We find a positive effect of R&D techies in manufacturing, which is consistent with findings in Doraszelski and Jaumandreu (2013). In addition, we find that the positive impact of techies on productivity extends beyond R&D, with ICT and other techies also positively influencing productivity in both manufacturing and non-manufacturing sectors. These findings on the cross-sector importance of ICT techies corroborate those in Dhyne et al. (2020), but with a more structural approach and a more comprehensive view on technology adoption. Interestingly, R&D techies do not significantly contribute to productivity in non-manufacturing firms. Furthermore, both engineers and relatively less qualified technicians have a positive effect on firm productivity in both sectors, with engineers exhibiting a larger influence than technicians.

In conclusion, techies play a crucial role in raising firm-level productivity. Their diverse skill sets, encompassing R&D, ICT, and other technical tasks, significantly enhance productivity across industries. In ongoing work (Harrigan et al. 2018) we document that techies have, through their impact on biased technological change, a significant impact on relative demand for skill.

Policymakers should recognise the importance of nurturing a skilled techie workforce and promoting technology adoption within firms. By harnessing the power of techies, societies can unlock their full productivity potential. Importantly, this may require balancing investment in basic science and innovation with a sufficiently broad technologically-trained workforce that can implement innovations and technology in the firms that employ them.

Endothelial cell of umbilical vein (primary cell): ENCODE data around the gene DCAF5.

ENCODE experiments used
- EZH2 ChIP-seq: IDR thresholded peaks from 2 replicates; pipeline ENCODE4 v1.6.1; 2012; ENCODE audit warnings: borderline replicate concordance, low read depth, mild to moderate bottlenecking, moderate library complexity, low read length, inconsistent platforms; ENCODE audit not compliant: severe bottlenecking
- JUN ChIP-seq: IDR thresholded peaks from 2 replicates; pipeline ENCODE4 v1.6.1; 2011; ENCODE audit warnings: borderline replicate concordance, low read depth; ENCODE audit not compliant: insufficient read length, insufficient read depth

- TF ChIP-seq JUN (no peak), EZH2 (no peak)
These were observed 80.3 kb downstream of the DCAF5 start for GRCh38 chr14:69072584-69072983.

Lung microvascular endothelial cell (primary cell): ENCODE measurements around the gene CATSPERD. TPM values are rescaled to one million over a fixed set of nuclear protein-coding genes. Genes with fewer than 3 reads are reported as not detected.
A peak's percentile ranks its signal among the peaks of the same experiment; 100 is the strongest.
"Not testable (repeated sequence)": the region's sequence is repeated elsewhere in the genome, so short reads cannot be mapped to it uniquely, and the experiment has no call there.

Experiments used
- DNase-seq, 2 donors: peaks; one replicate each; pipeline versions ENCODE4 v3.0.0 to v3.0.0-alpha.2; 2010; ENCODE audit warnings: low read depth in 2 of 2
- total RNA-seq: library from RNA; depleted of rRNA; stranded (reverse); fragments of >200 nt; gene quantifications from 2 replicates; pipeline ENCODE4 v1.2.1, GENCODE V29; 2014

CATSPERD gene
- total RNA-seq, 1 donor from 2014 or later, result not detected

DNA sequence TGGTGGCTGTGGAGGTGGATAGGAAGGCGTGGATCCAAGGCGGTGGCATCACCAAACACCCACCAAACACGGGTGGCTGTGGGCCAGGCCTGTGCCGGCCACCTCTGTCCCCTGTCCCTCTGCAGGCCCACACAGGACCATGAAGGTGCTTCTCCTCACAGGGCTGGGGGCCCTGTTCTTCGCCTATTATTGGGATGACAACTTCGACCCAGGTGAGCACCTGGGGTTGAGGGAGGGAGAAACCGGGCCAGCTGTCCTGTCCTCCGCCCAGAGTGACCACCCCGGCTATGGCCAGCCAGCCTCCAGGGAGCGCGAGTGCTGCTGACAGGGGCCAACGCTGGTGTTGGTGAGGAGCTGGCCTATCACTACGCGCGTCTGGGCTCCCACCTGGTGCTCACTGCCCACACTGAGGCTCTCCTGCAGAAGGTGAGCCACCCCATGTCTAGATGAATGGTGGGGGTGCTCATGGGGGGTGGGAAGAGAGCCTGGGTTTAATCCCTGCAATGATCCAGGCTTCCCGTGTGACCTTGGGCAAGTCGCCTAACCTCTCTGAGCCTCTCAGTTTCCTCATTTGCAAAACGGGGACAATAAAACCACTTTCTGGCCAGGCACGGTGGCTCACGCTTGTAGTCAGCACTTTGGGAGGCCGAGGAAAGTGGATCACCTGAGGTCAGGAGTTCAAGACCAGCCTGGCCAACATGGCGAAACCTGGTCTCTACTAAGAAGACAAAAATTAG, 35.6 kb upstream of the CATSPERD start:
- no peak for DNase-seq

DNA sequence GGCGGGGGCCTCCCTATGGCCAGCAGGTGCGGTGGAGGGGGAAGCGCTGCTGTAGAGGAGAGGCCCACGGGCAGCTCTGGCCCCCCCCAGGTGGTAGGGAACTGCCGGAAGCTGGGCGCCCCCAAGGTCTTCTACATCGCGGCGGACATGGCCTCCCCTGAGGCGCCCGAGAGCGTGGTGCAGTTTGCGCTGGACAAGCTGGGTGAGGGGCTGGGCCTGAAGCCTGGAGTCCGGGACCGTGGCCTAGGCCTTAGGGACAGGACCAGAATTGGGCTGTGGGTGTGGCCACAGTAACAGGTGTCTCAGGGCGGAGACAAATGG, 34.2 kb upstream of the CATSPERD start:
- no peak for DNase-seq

This dovetails with the conclusion of Jacques Bughin in his 2019 Vox column that Europe’s gap in AI technology diffusion is not driven by lack of innovation (quite the contrary, much of AI innovation is based in Europe); diffusion of AI technologies lags in Europe due to a shortage of appropriately-trained workers and lack of investment – areas in which the public sector can play a role.


Ben Zeev, N, J Mokyr and K Van Der Beek (2017), “Flexible supply of apprenticeship in the British industrial revolution”, The Journal of Economic History 77(1): 208-250.

Bloom, N, R Sadun and J Van Reenen (2017), “Management as a Technology?”, NBER Working Paper No. 22327.

Bughin, J (2019), “How to develop enough European AI startups”,, 26 February. 

Deming, D J and K L Noray (2018), “STEM careers and technological change”, NBER Working Paper No. 25065.

Dhyne, E, J Konings, J Van den Bosch and S Vanormelingen (2020), “The return on information technology: Who benefits most?”, Information Systems Research 32(1): 194-211.

Doraszelski, U and J Jaumandreu (2013), “R&D and productivity: Estimating endogenous productivity”, Review of Economic Studies 80(4): 1338-1383.

Grieco, P L, S Li and H Zhang (2016), “Production function estimation with unobserved input price dispersion”, International Economic Review 57(2): 665-690.

Hanlon, W W (2022), “The rise of the engineer: Inventing the professional inventor during the Industrial Revolution”, NBER Working Paper No. 29751.

Harrigan, J, A Reshef and F Toubal (2018), “Techies, trade, and skill-biased productivity", CEPR Discussion Paper 15815 (also see the Vox Column here).

Harrigan, J, A Reshef and F Toubal (2023), “Techies and firm level productivity”, CEPR Discussion Paper No. 18183.

Kelly, M, J Mokyr and C Ó Gráda (2023), “The mechanics of the Industrial Revolution”, Journal of Political Economy 131(1): 59-94.

Maloney, W F and F Valencia Caicedo (2017), “Engineering growth: Innovative capacity and development in the Americas”, CESifo Working Paper No. 6339.

Mokyr, J (2005), “The intellectual origins of modern economic growth”, The Journal of Economic History 65(2): 285-351.

Romer, P M (1990), “Endogenous technological change”, Journal of Political Economy 98(5, Part 2): S71-S102.

Tambe, P  and L M Hitt (2014), “Job hopping, information technology spillovers, and productivity growth”, Management Science 60(2): 338-355.